Well, tomorrow morning at 515 I will be checking in for my 8-10 hour surgery. I'm marked up like a side of beef. Mom took a photo, but my blog isn't rated for that kind of content. ;-) If you've ever had doctors make a road map on your body with a Sharpie, you know how humiliating & frightening it is. If you haven't experienced it, pray you don't. The humiliation is because at that time you are no longer a person, you are a canvas. The doctors (there were 3 drawing on me) spoke among themselves as if I wasn't conscious. When they acknowledged me, it was to issue orders for me to move a certain way or to try to re-assure me. The reassurances didn't really work. I think the inside of my lip will bear the permanent mark of my teeth. It was all I could do to not cry. The doctors were not cruel or rude in anyway, but being stripped of all clothing except some brief undies & verbally dissected was just kind of hard to take.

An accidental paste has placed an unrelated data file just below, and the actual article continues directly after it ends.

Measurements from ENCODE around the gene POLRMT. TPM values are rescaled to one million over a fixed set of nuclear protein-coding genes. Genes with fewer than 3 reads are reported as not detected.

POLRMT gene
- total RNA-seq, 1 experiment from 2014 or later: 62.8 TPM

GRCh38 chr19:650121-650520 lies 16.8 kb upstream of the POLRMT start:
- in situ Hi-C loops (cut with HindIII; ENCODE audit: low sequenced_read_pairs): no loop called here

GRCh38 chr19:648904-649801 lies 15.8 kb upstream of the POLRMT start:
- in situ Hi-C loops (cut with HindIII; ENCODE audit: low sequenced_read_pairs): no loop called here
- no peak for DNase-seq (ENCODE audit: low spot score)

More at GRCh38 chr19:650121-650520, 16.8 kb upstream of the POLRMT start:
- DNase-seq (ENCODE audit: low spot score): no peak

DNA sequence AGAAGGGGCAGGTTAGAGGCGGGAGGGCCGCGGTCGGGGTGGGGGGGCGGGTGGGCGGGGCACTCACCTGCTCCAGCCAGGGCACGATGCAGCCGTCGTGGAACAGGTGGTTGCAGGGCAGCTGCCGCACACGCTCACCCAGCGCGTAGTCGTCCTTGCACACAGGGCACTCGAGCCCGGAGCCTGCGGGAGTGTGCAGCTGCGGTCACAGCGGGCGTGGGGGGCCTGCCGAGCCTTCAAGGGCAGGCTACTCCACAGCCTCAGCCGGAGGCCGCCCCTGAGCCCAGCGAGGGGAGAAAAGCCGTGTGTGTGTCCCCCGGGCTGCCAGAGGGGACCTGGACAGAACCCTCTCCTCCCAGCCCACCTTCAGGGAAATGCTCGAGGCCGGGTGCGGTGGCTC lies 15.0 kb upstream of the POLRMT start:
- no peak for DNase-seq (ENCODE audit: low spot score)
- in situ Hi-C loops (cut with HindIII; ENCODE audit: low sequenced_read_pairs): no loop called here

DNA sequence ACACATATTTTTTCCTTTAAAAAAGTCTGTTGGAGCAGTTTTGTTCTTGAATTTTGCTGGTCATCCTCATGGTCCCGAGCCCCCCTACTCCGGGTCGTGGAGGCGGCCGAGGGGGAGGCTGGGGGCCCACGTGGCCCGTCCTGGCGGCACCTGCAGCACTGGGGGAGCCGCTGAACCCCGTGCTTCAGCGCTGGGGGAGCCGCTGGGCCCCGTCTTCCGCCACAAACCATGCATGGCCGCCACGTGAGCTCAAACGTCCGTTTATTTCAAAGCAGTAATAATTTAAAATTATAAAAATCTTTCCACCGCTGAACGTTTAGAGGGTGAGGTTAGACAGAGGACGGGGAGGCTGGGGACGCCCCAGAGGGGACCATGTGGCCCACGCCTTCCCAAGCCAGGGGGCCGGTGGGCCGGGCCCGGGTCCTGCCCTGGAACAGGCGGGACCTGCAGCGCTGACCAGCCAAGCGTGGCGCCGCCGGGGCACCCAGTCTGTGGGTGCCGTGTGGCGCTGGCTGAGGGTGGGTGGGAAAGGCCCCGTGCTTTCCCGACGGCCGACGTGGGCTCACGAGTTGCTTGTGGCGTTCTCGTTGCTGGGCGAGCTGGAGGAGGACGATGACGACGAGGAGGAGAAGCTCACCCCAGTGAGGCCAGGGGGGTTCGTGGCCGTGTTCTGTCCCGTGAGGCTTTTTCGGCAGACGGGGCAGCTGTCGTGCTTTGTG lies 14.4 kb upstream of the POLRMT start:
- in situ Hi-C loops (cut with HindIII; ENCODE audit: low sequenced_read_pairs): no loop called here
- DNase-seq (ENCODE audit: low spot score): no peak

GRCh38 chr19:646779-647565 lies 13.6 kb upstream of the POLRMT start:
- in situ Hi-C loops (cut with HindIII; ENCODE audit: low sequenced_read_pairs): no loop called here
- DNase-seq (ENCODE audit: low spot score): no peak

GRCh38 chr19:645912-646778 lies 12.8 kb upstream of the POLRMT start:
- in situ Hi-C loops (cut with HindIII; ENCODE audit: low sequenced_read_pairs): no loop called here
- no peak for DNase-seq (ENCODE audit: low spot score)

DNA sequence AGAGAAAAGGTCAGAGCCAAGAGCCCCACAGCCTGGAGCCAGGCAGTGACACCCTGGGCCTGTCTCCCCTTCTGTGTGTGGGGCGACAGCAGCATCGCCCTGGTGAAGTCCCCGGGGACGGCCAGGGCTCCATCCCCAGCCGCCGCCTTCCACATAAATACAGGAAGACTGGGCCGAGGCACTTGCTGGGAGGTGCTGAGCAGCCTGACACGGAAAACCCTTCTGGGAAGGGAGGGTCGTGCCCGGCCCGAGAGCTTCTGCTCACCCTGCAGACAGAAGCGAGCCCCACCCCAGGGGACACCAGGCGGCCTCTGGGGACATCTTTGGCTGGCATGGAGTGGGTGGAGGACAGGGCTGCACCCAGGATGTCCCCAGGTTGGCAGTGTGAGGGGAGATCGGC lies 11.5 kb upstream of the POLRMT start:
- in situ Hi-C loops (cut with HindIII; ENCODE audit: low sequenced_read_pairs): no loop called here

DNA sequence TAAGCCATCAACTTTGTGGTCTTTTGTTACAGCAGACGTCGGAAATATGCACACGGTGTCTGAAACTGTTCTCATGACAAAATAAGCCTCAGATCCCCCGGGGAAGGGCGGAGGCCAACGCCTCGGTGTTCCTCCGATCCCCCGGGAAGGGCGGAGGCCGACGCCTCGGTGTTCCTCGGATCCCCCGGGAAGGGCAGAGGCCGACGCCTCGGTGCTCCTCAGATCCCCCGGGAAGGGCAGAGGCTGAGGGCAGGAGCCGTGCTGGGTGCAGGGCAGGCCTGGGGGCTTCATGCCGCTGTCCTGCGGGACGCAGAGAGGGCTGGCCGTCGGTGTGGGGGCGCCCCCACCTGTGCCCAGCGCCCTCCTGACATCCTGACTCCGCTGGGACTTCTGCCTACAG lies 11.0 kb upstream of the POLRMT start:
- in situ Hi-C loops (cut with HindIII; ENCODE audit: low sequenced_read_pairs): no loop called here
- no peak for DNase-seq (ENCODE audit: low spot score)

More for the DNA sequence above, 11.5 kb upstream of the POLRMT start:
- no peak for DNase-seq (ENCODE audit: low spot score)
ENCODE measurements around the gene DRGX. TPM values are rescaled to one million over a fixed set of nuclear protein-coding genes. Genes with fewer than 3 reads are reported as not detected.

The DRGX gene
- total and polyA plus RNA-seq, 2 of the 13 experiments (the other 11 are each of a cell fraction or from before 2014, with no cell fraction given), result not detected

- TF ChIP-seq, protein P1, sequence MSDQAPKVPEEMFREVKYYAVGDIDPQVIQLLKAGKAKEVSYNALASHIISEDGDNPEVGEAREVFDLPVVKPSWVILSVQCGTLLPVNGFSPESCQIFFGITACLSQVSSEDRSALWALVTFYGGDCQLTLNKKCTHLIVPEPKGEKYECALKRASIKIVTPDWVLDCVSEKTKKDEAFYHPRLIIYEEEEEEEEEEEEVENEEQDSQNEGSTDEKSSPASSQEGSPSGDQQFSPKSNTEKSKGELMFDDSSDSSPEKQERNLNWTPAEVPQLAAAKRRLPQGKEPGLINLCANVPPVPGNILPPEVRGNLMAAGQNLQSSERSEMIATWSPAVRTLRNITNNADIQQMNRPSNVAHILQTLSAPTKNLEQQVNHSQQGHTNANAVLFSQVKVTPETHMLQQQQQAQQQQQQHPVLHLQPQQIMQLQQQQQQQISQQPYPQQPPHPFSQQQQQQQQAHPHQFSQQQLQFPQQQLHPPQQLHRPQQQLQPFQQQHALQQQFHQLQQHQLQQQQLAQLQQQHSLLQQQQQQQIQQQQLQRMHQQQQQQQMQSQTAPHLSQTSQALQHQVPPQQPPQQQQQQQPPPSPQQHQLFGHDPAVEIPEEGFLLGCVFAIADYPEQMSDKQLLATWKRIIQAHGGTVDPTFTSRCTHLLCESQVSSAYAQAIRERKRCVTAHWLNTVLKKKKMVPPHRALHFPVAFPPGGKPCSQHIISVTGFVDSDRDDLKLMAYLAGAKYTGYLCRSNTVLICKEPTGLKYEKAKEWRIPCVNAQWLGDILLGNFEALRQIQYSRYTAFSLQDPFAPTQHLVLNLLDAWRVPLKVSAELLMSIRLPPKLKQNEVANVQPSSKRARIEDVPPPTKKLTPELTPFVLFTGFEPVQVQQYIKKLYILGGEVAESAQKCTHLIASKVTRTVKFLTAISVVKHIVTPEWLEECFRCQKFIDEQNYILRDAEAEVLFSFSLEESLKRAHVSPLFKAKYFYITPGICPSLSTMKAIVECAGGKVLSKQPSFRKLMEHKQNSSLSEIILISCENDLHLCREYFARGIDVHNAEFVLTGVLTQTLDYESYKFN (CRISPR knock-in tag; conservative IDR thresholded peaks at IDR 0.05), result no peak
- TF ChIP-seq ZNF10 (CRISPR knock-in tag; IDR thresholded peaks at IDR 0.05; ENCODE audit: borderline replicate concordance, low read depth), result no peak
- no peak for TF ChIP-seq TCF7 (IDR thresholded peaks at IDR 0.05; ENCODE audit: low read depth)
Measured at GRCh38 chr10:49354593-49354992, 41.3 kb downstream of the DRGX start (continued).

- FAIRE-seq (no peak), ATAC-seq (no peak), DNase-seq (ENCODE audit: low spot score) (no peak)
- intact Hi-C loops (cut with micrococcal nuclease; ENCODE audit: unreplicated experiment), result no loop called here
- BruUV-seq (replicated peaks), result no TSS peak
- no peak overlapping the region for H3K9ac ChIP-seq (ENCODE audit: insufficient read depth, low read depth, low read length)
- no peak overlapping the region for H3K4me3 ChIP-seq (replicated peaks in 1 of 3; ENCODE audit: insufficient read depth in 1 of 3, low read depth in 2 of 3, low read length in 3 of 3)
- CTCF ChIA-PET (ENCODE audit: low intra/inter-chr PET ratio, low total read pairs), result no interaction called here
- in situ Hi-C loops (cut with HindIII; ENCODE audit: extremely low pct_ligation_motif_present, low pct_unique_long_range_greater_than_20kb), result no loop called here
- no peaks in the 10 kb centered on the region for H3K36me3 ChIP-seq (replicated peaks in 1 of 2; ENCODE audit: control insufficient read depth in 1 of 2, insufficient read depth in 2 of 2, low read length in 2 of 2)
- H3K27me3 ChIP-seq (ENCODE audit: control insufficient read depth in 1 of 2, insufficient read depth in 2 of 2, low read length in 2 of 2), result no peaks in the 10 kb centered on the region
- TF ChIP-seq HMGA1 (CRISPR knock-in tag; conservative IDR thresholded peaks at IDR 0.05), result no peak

Suffice it to save that large portions of my anatomy will be transferred from one location to another & the implants will be canned. Hopefully, the pain from the surgery won't be too bad. Hopefully, the constant pain will leave me.

For the first 48 hours, the transplanted tissue will be checked for appropriate circulation every hour. If circulation is compromised by clots, I will be rushed back to surgery. This failure only happens about 1% of the time. About 50% of those failures are salvageable. Sometimes the flap of transplanted tissue must be removed. After 48 hours the risk of flap failure decreases dramatically. At that point, hematomas, seromas, infections, and poor healing become the threats. With the exception of a severe infection, none of these other concerns are life threatening.